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Clifford Chance

Clifford Chance

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How does Continuous Improvement work in a law firm?

Maximising client value using continuous improvement expertise, legal project management, technology and specialist support centres

Fiona Prowting, Continuous Improvement Project Manager, spoke to Mark Jan Arends, a Partner in the Corporate practice in our Amsterdam office, Stuart Deane, the Regional Programme Director for Best Delivery in Continental Europe, and Yoshita Malhotra, Director at our Delivery Centre, to understand from their perspective how the application of Continuous Improvement principles works in practice.

What does process improvement look like in a law firm like Clifford Chance?

Yoshita: Clifford Chance is very focused on process improvement and has a well-established Continuous Improvement (CI) programme which is fully integrated within the firm. Our CI colleagues, delivery centres, technology team and lawyers are all very focused on finding opportunities to improve processes. They can achieve this by disaggregating existing workstreams into smaller tasks, streamlining repetitive elements as well as proposing more efficient ways to deliver the work by deploying technology and lower cost resources, as appropriate. This enables us to deliver consistent, cost efficient services in improved timescales.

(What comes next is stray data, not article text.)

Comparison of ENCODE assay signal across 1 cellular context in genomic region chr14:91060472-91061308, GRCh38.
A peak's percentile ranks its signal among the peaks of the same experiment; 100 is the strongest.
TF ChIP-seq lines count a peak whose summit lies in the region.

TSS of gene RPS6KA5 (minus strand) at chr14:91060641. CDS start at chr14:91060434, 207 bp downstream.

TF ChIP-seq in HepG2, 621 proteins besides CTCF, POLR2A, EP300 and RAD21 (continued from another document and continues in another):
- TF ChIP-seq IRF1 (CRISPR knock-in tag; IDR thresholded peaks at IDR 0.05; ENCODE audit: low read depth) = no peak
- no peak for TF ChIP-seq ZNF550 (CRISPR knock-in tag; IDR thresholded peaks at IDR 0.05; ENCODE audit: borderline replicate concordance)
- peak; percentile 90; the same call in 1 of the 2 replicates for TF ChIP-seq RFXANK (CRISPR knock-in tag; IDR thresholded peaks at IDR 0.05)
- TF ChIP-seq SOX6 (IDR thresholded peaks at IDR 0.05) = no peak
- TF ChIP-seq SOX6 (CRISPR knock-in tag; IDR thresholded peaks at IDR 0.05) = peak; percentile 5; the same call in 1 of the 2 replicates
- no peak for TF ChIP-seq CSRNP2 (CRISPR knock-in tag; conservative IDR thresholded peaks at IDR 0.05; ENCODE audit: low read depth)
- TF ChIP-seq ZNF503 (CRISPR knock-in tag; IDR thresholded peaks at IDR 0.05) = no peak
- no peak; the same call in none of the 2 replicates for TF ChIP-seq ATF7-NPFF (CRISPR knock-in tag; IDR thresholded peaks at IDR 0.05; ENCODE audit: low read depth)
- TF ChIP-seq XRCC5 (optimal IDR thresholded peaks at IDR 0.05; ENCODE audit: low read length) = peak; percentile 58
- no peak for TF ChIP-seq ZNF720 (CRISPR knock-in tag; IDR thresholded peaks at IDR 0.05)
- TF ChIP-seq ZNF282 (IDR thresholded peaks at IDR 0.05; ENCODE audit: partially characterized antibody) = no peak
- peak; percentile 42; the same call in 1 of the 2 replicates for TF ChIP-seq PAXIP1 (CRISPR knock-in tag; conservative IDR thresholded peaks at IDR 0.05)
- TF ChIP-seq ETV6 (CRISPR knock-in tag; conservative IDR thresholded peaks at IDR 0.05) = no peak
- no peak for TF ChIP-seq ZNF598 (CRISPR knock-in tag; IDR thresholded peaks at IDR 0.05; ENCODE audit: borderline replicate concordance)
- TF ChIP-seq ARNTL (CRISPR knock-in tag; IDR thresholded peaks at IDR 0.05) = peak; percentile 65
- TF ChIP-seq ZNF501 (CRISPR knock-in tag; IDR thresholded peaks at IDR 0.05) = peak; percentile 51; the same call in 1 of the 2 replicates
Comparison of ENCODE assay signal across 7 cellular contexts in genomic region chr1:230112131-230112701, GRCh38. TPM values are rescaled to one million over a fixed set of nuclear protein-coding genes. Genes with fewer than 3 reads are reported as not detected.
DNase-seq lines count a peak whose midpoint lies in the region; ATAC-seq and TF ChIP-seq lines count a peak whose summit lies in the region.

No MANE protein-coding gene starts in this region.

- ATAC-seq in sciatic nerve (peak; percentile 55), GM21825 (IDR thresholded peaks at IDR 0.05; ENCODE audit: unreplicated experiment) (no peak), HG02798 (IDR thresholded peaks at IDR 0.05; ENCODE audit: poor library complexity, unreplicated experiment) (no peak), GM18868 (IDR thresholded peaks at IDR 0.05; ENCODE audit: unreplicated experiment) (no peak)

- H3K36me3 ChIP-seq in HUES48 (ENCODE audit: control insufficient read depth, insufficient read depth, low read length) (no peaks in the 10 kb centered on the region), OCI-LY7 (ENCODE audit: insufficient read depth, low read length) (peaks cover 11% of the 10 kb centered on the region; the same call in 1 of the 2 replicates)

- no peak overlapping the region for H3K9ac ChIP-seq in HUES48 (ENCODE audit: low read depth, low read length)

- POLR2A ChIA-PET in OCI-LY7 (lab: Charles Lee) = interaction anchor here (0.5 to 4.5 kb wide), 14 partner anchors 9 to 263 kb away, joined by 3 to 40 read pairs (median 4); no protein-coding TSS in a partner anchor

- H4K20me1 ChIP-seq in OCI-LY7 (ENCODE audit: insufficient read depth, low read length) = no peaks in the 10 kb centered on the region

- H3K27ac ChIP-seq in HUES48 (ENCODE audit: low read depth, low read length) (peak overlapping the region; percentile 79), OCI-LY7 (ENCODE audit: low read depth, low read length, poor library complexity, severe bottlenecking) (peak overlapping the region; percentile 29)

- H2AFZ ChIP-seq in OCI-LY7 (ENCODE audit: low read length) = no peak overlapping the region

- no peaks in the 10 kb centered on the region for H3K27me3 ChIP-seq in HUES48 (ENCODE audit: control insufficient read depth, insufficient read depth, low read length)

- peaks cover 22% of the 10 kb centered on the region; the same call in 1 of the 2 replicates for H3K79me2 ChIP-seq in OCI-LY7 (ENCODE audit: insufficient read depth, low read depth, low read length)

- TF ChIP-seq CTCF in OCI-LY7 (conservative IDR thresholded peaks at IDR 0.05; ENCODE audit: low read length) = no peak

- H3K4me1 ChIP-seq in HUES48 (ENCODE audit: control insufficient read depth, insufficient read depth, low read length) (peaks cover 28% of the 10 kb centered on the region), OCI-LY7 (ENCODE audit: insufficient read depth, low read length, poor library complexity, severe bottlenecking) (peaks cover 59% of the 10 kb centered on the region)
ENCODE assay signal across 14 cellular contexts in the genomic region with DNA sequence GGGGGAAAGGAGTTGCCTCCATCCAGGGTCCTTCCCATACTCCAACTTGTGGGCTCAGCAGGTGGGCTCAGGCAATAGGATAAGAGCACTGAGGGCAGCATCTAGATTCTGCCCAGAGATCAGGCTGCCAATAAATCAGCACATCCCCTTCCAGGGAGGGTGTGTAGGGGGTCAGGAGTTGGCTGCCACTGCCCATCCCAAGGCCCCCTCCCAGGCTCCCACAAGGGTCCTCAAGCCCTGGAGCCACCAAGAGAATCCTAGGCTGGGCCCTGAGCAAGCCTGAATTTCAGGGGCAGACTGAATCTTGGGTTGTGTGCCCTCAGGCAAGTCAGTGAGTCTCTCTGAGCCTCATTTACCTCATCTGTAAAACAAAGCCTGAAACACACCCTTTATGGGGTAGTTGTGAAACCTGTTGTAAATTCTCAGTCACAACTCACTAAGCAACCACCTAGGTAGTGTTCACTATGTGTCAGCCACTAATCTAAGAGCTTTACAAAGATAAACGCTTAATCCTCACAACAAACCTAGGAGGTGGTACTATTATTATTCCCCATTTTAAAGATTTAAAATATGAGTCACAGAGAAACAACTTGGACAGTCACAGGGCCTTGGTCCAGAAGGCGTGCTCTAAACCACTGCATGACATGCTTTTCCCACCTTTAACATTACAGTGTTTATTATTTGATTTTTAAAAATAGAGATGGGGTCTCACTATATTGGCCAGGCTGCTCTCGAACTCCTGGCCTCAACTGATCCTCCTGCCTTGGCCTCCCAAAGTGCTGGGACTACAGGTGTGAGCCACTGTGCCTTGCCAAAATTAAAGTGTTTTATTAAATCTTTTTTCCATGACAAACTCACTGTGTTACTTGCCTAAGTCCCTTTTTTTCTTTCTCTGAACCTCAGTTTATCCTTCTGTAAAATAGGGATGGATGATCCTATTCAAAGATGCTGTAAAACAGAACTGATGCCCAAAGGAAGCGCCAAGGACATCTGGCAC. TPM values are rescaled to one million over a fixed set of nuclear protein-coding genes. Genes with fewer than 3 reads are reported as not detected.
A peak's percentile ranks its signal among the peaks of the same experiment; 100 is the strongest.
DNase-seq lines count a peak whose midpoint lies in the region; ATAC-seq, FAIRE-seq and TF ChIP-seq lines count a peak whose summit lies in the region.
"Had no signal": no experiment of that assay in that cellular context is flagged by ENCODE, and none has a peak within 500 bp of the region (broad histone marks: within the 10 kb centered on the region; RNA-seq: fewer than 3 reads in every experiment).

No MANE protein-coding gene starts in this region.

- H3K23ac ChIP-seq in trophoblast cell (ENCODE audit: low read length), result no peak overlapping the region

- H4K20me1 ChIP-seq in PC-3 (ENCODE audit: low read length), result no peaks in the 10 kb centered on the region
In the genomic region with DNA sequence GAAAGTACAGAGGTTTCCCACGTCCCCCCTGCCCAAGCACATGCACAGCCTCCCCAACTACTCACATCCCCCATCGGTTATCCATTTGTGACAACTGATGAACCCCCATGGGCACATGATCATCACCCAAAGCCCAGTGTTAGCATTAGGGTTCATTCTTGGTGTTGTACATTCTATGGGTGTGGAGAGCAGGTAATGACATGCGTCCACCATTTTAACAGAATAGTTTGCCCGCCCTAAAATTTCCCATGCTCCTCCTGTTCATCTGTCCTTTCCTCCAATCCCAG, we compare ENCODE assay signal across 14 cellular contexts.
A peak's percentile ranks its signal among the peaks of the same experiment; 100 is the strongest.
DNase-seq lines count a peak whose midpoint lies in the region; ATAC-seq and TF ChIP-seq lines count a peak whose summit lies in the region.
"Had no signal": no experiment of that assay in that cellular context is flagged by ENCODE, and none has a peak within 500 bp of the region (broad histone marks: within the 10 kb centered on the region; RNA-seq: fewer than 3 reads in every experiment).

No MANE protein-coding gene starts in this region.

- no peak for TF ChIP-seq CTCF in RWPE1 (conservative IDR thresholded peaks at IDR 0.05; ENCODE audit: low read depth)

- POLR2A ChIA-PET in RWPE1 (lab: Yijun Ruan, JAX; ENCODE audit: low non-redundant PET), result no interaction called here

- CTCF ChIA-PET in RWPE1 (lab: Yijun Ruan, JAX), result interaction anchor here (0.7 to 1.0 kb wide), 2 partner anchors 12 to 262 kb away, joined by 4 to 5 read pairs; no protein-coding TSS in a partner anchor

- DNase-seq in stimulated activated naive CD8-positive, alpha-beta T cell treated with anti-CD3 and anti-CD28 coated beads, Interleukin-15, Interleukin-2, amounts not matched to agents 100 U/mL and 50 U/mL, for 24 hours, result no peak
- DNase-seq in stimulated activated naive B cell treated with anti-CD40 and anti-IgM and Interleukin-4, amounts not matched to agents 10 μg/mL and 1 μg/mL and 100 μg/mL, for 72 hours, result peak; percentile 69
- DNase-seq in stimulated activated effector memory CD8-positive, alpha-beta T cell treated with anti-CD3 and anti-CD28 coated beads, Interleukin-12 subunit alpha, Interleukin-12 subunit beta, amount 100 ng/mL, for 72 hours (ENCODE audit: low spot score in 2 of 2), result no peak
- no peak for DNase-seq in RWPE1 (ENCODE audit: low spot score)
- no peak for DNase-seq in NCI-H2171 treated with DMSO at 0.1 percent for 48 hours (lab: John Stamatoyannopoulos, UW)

Stuart: Within the CI programme, we use elements of the Lean Six Sigma toolkit to map out the way in which we deliver some of our most common legal worktypes. Whenever we identify inefficiencies in these processes, we use our teams of process professionals based in all our largest global offices who are experts in delivering change. These teams typically work with the lawyers to design the new ways of working and are then responsible for implementing the new processes and tracking the benefits delivered to our clients and to the firm.

Mark Jan: What underpins this process is the discipline to push ourselves, as lawyers, to view every client mandate as an opportunity for improvement. That is, to leverage our specialist resources and legal technology so that we positively impact our clients' experience, increase transparency and ensure that the right work is being done by the right resource in an efficient and cost-effective way.

How do Continuous Improvement principles need to be adapted to the professional services environment?

Mark Jan: The frenetic pace of legal work often means that lawyers simply don't have time available for lengthy process improvement initiatives. Instead, you need to move quickly because the work is starting immediately, and we cannot spare days or even hours to identify solutions. What's been successful is having a team of dedicated specialists who are very knowledgeable about the range of solutions and resources we have available and can implement these rapidly. Whether it's a technological solution or identifying work that can be sent to one of our low-cost delivery centres or utilising a legal project manager on our most complex mandates.